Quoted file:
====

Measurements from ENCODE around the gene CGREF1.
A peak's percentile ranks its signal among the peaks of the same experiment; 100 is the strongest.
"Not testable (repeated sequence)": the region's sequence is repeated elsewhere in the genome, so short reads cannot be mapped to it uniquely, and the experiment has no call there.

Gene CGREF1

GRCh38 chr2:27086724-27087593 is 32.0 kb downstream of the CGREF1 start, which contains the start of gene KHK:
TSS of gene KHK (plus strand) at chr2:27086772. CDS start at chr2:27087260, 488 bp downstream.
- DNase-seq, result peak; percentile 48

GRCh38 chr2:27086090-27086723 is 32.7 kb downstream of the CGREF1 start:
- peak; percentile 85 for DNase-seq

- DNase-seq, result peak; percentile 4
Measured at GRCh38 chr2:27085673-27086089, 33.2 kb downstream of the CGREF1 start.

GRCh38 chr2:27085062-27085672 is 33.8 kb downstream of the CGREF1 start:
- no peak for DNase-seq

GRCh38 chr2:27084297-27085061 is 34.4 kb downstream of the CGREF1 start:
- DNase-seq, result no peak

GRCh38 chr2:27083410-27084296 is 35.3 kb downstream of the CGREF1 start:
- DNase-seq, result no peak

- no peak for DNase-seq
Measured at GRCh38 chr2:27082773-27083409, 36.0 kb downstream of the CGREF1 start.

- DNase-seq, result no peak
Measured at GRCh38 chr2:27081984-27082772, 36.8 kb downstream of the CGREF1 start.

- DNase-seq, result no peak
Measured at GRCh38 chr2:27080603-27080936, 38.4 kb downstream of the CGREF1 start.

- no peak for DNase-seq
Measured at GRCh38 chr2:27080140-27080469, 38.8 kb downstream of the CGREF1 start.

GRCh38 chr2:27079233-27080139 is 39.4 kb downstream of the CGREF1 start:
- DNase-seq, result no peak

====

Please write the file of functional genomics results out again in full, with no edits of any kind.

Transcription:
Measurements from ENCODE around the gene CGREF1.
A peak's percentile ranks its signal among the peaks of the same experiment; 100 is the strongest.
"Not testable (repeated sequence)": the region's sequence is repeated elsewhere in the genome, so short reads cannot be mapped to it uniquely, and the experiment has no call there.

Gene CGREF1

GRCh38 chr2:27086724-27087593 is 32.0 kb downstream of the CGREF1 start, which contains the start of gene KHK:
TSS of gene KHK (plus strand) at chr2:27086772. CDS start at chr2:27087260, 488 bp downstream.
- DNase-seq, result peak; percentile 48

GRCh38 chr2:27086090-27086723 is 32.7 kb downstream of the CGREF1 start:
- peak; percentile 85 for DNase-seq

- DNase-seq, result peak; percentile 4
Measured at GRCh38 chr2:27085673-27086089, 33.2 kb downstream of the CGREF1 start.

GRCh38 chr2:27085062-27085672 is 33.8 kb downstream of the CGREF1 start:
- no peak for DNase-seq

GRCh38 chr2:27084297-27085061 is 34.4 kb downstream of the CGREF1 start:
- DNase-seq, result no peak

GRCh38 chr2:27083410-27084296 is 35.3 kb downstream of the CGREF1 start:
- DNase-seq, result no peak

- no peak for DNase-seq
Measured at GRCh38 chr2:27082773-27083409, 36.0 kb downstream of the CGREF1 start.

- DNase-seq, result no peak
Measured at GRCh38 chr2:27081984-27082772, 36.8 kb downstream of the CGREF1 start.

- DNase-seq, result no peak
Measured at GRCh38 chr2:27080603-27080936, 38.4 kb downstream of the CGREF1 start.

- no peak for DNase-seq
Measured at GRCh38 chr2:27080140-27080469, 38.8 kb downstream of the CGREF1 start.

GRCh38 chr2:27079233-27080139 is 39.4 kb downstream of the CGREF1 start:
- DNase-seq, result no peak